Margaret Thatcher, speaking, at a dinner with Ronald Reagan


One million documents, in three thousand archive boxes, across three hundred metres of shelving - the Thatcher Papers capture one of the most significant eras in twentieth century politics.

About the Thatcher Collection

Summary of the collection

The collection of papers of Baroness Thatcher deposited at Churchill Archives Centre, Cambridge, is among the largest and most significant of late twentieth century political archives.

The archive contains over 1 million documents in nearly three thousand archive boxes currently occupying around 300 metres of shelving. The papers date from Margaret Thatcher’s childhood to the end of her life, and include tens of thousands of photographs, as well as a vast collection of press cuttings, and many audio and video tapes of public and private events. Thatcher never kept a diary, but the archive includes rich details of her role in important domestic and world events.

Digitisation of the collection

The Churchill Archives Centre and Margaret Thatcher Archive Trust are currently arranging to digitise all of Margaret Thatcher’s personal and political papers files from her earliest years up to the end of her premiership, comprising around a million pages of documents.

When the material is ready for release, many of these documents will be placed online at the official website of the Margaret Thatcher Foundation, which already offers massive online resources.

Significant collection pieces

The archive includes files of correspondence relating to Thatcher’s selection as candidate for Dartford in 1949, her short backbench career, briefing papers from her posts in opposition 1964-70, a few files from her time as Education Secretary 1970-74, and valuable papers on her campaign for the party leadership in 1974-75. Her appointment diaries survive from 1962 onwards, providing a very full record of the way she spent her time.

The bulk of the collection, however, relates to Thatcher’s period as leader of the Conservative Party, 1975-90. There are extensive files from her time as Leader of the Opposition (1975-79), including correspondence with Shadow Cabinet colleagues, minutes of Shadow Cabinet and policy committees, and briefing material of all kinds. There are also thousands of speech drafts, press releases and administrative files (e.g., planning for election visits).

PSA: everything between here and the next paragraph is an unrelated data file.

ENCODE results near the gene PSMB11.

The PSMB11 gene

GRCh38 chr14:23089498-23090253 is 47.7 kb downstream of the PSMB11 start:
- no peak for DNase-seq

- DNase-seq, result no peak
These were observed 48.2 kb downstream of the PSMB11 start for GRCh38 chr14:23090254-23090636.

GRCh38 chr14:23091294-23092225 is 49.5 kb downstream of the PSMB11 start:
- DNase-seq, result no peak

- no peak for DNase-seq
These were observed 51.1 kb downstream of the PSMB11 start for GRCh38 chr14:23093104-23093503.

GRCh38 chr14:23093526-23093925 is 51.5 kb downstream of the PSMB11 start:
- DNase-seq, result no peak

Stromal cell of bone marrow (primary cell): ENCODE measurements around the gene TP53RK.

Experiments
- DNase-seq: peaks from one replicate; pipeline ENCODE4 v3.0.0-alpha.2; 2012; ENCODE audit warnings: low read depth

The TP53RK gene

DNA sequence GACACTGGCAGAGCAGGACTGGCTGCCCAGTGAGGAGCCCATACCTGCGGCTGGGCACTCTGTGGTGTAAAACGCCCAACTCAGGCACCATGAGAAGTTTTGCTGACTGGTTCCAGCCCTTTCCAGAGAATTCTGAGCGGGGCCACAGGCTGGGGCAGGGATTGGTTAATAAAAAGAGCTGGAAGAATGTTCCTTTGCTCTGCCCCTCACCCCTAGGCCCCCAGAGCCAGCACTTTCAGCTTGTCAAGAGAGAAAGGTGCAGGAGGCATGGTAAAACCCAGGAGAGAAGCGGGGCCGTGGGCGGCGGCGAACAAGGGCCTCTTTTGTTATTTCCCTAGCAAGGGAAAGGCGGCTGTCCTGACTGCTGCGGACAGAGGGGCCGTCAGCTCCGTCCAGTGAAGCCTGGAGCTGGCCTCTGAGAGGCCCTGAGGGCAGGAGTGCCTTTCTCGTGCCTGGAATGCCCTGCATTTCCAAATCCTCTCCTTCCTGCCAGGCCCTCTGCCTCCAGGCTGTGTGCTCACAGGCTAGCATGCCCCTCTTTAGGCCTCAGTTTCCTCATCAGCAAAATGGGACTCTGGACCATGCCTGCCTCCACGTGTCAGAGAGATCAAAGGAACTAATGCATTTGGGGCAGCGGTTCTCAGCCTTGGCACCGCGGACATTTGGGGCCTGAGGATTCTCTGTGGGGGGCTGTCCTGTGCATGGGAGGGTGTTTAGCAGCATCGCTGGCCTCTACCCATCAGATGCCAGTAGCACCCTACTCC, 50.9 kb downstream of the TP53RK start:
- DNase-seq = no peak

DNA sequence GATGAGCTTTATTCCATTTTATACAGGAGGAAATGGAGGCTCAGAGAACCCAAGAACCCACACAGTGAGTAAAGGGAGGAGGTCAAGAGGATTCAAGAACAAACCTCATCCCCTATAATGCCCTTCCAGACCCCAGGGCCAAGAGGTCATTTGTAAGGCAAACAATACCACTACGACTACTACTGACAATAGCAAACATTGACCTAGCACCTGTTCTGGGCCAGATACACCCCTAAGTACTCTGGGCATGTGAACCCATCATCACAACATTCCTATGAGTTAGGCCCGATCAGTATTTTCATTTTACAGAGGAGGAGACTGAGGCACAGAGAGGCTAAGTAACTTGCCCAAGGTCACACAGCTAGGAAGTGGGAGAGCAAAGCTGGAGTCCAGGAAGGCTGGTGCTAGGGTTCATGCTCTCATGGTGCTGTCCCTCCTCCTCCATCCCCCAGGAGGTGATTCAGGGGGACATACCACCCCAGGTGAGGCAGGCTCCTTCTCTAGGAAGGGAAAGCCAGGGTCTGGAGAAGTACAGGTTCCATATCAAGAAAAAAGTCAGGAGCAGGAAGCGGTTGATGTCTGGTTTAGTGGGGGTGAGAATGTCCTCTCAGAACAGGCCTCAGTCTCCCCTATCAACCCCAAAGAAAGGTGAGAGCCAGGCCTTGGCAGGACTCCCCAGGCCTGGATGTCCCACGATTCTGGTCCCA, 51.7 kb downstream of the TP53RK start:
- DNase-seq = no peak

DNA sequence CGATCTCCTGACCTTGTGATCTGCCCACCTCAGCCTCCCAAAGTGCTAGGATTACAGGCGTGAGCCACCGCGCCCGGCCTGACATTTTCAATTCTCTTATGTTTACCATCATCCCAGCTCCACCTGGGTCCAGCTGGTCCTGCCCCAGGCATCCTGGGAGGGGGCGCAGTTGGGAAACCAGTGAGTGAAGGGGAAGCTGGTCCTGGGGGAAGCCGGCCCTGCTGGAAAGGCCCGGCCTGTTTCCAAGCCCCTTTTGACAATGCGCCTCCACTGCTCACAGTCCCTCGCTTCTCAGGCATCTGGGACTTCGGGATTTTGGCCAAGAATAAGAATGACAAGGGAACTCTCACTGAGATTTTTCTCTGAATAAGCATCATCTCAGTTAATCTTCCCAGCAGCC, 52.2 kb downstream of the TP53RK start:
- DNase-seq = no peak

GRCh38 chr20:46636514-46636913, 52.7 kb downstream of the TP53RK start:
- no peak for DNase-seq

Papers on the premiership (1979-90) are more extensive still. Their organisation reflects the way in which Number Ten Downing Street arranged Prime Ministerial business, sharply distinguishing official from party and personal matters. Most of the official archive remains in government hands, while party and personal material can be found at Churchill College.

The papers include an extensive press cutting collection covering the years 1949-80 in over 70 boxes. Originally compiled by Conservative Central Office, it is one of the most comprehensive collections ever attempted, drawing on every national and many regional newspapers.

The archive also includes extensive files amassed in the years since the end of the Thatcher premiership, including correspondence with former colleagues in office, notes of important meetings, and many documents created during the writing of the two volumes of Thatcher’s memoirs.

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Margaret Thatcher, speaking, at a dinner with Ronald Reagan

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Margaret Thatcher, speaking, at a dinner with Ronald Reagan

Margaret Thatcher Foundation

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Margaret Thatcher, speaking, at a dinner with Ronald Reagan

Access to the Thatcher Papers

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Margaret Thatcher, speaking, at a dinner with Ronald Reagan

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Margaret Thatcher, speaking, at a dinner with Ronald Reagan

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